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Netanyahu: Palestinians need to demilitarize

/ Source: The Associated Press

Prime Minister Benjamin Netanyahu said Monday that Israel cannot live side by side with a new Palestinian state if it must continually be in fear of attack.

But Netanyahu repeated in a nationally broadcast interview his groundbreaking statement saying that he would accept a Palestinian state. But at the same time, he told NBC's TODAY show in an interview from Jerusalem that it would have to be a demilitarized state.

On the issue of further Jewish settlements in territory the Palestinians wish to claim as their own in a new state, Netanyahu said "I think I made it also clear that I would not build new settlements." He said that he and President Barack Obama are trying to resolve that issue.

Netanyahu said his vision is of separate Jewish and Palestinian states, living side by side in harmony, "not enmity."

The prime minister said his concern about Israel's security "is not a political exercise."

"We've got an enclave in Gaza and we can't have rockets in Tel Aviv," he said.

Netanyahu said that Israel has been pummeled by attacks from its Palestinian territories, telling NBC's Ann Curry: "Let's just think about seven rockets in New York, not to mention 7,000 in Tel Aviv ... Of course, that's (demilitarized zone) a requirement for peace."

On the issue of new settlements in the West Bank, he said, "This is a subject that I have discussed with" Washington.

"I think that President Obama and I are trying to reach a common understanding of this," he said. "I think we'll find some common ground."

Hard-liners back Netanyahu
Netanyahu's conditions, along with demands that Israel retain sovereignty over a united Jerusalem, enraged the Palestinians but won him support from hard-liners inside his government who historically have been cool to the idea of Palestinian independence.

Foreign Minister Avigdor Lieberman, the most powerful hard-liner in Netanyahu's government, said the prime minister's speech outlined "the balance between our aspirations for peace and the aspiration for security.

"Netanyahu opened the door to the Palestinians and the Arab nations to begin peace talks, and we hope the other side will take up the offer to renew negotiations," Lieberman said after the speech.

Eli Yishai, head of the ultra-Orthodox Jewish Shas party, said Netanyahu "stressed his commitment to plausible peace and security."

Shas, Lieberman's Yisrael Beiteinu and the centrist Labor Party are Netanyahu's main coalition allies. Labor has long endorsed the concept of a Palestinian state.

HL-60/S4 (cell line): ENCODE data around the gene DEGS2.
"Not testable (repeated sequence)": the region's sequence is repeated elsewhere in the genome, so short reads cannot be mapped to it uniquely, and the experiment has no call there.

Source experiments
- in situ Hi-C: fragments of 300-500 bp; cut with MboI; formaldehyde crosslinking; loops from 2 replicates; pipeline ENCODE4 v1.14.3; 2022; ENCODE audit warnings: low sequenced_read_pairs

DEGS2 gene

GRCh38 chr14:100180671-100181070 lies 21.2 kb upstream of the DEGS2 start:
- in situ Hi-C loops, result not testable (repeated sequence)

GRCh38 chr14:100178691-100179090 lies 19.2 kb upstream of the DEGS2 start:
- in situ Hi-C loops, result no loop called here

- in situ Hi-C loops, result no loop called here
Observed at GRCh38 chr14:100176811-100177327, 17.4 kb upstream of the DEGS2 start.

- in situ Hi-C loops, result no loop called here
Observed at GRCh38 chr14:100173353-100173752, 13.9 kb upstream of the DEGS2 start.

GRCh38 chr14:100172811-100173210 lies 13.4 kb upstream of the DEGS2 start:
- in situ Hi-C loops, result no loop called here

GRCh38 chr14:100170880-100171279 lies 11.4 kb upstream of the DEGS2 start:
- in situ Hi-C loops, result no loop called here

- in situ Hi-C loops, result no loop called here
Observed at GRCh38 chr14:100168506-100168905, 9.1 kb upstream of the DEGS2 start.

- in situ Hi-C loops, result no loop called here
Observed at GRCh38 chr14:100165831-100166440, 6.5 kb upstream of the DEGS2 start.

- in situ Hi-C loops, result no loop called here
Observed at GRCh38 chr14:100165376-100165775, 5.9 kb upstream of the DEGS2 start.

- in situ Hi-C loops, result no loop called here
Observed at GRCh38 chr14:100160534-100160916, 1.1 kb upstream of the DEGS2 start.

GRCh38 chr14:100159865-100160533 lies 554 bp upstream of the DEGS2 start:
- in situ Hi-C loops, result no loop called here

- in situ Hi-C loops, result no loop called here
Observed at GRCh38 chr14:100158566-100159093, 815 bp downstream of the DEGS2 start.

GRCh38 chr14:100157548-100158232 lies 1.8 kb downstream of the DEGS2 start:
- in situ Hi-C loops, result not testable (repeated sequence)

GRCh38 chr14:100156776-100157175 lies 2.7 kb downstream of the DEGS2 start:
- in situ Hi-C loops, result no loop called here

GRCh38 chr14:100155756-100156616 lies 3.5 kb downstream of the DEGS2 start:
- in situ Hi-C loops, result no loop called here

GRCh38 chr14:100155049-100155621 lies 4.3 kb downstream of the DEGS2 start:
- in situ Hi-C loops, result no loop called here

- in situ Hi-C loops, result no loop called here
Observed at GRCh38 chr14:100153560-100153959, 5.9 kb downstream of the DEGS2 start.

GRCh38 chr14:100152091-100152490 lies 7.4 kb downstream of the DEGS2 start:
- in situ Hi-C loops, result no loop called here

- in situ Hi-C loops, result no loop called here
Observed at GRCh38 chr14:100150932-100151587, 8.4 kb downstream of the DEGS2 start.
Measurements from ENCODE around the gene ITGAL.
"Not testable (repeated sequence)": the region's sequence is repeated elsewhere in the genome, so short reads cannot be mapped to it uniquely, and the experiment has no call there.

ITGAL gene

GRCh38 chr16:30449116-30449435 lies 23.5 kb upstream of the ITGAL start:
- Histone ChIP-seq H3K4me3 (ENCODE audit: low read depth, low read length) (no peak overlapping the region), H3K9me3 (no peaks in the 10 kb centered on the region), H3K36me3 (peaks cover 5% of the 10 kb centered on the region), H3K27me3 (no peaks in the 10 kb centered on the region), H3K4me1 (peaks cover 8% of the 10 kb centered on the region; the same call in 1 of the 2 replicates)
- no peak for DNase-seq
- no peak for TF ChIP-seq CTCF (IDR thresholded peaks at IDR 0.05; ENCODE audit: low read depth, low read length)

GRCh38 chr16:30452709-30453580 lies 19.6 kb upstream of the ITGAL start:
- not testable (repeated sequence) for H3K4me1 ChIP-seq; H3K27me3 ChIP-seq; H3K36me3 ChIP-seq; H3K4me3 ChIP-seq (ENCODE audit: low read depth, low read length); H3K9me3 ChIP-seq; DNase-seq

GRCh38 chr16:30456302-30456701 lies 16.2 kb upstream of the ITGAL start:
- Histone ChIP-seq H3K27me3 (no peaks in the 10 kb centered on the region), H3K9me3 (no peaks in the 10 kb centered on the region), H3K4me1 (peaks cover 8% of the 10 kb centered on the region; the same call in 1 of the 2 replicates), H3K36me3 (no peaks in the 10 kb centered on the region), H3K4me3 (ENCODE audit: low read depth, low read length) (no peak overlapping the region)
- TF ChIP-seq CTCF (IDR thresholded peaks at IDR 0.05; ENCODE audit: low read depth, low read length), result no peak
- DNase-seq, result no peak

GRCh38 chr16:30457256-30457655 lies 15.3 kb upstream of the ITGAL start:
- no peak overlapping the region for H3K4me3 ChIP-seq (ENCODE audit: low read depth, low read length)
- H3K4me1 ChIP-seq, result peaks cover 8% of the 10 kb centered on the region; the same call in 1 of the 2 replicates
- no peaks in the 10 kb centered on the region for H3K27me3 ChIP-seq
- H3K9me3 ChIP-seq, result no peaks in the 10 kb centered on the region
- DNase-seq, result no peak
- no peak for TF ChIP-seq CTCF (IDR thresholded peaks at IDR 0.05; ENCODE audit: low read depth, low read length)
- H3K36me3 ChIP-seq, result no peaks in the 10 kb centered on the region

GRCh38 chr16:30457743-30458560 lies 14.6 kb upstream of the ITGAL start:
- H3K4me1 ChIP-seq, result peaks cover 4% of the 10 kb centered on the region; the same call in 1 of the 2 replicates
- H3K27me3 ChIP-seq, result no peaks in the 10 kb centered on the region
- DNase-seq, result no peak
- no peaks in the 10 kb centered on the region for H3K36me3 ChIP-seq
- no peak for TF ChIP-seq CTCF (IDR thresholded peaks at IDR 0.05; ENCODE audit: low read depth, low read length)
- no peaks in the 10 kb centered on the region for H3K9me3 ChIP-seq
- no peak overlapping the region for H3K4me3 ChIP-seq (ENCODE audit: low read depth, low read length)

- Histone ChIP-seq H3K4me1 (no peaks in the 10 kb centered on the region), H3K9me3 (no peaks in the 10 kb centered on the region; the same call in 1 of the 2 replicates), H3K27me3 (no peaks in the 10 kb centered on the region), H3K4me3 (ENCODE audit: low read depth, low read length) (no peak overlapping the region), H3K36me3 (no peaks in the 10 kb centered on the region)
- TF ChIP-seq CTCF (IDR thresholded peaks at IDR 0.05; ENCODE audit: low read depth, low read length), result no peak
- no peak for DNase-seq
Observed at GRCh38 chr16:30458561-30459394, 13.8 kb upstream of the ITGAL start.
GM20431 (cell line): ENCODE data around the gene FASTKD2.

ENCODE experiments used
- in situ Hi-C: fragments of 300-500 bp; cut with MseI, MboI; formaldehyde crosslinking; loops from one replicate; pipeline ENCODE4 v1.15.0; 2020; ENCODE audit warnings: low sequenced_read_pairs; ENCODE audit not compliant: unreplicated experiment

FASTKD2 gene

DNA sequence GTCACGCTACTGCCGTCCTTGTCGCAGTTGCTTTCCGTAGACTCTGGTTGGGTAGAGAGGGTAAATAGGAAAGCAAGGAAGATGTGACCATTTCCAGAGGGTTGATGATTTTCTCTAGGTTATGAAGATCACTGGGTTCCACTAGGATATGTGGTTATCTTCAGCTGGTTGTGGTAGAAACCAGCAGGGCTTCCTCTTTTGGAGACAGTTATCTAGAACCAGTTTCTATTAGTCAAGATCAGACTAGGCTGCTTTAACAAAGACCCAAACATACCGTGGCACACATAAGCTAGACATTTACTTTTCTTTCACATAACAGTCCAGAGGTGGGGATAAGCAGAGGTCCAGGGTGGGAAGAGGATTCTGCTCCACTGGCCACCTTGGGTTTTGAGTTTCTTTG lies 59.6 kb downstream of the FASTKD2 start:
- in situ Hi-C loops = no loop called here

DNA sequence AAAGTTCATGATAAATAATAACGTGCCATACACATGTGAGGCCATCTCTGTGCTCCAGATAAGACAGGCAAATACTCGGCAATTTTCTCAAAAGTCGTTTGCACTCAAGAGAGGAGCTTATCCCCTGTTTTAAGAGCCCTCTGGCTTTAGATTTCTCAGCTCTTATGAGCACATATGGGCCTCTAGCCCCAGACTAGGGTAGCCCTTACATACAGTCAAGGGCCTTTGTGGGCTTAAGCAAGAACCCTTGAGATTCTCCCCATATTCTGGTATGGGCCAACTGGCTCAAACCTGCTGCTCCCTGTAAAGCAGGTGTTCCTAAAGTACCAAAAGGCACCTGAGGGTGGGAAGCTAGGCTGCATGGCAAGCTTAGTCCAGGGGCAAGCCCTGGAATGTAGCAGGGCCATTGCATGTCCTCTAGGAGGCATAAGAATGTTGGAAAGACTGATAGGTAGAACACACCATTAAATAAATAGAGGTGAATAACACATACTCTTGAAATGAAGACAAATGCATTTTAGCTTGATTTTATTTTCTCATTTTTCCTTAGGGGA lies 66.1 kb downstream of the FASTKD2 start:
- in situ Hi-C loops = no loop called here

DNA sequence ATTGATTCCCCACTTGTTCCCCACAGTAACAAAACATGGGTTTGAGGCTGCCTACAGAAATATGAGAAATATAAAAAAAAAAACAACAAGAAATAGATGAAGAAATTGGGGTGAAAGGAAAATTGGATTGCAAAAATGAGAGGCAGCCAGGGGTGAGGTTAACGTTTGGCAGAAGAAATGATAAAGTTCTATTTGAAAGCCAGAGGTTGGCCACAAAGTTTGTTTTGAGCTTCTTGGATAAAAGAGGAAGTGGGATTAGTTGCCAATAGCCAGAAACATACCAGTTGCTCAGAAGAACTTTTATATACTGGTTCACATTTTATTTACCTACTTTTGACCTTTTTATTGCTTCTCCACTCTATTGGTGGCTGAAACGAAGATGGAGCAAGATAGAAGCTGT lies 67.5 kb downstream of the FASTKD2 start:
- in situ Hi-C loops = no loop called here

Netanyahu spoke after months of pressure from Washington to endorse Palestinian statehood, as successive Israeli governments before his have done.

Palestinians denounce proposal
The Palestinians want to establish a state that includes all of the West Bank and east Jerusalem — areas captured by Israel in the 1967 Mideast War. Netanyahu ruled out sharing Jerusalem and made no mention of uprooting Jewish settlements built in the West Bank. Instead, he said existing settlements should be allowed to expand while negotiations proceed.

Palestinian officials denounced Netanyahu's proposal immediately after he finished his speech, saying the conditions in effect ruled out negotiations on all key issues at the heart of the Israeli-Palestinian conflict.

"Netanyahu's speech closed the door to permanent status negotiations," said negotiator Saeb Erekat.

Netanyahu's spokesman, Mark Regev, said Monday the Israeli leader had merely laid out an opening position that outlined his vision of a future peace agreement.

"These are not preconditions, but they're essential requirements for success in these talks," he told reporters.

‘Roots of the conflict’
Vice Premier Moshe Yaalon, a former military chief, said the speech was important because of the Palestinian reaction.

"I think what was presented yesterday reflects a broad Israeli consensus," Yaalon told Army Radio. "I think it was important to juxtapose the broad Israeli consensus with the Palestinian rejectionism, which we exposed yesterday."

Even Cabinet Minister Benny Begin, who left Netanyahu's first government more than a decade ago following territorial concessions to the Palestinians, did not openly clash with him.

"Even though I have reservations about certain elements of his speech, the prime minister said important things that touch on the roots of the conflict," said Begin, a member of Netanyahu's ruling Likud Party.

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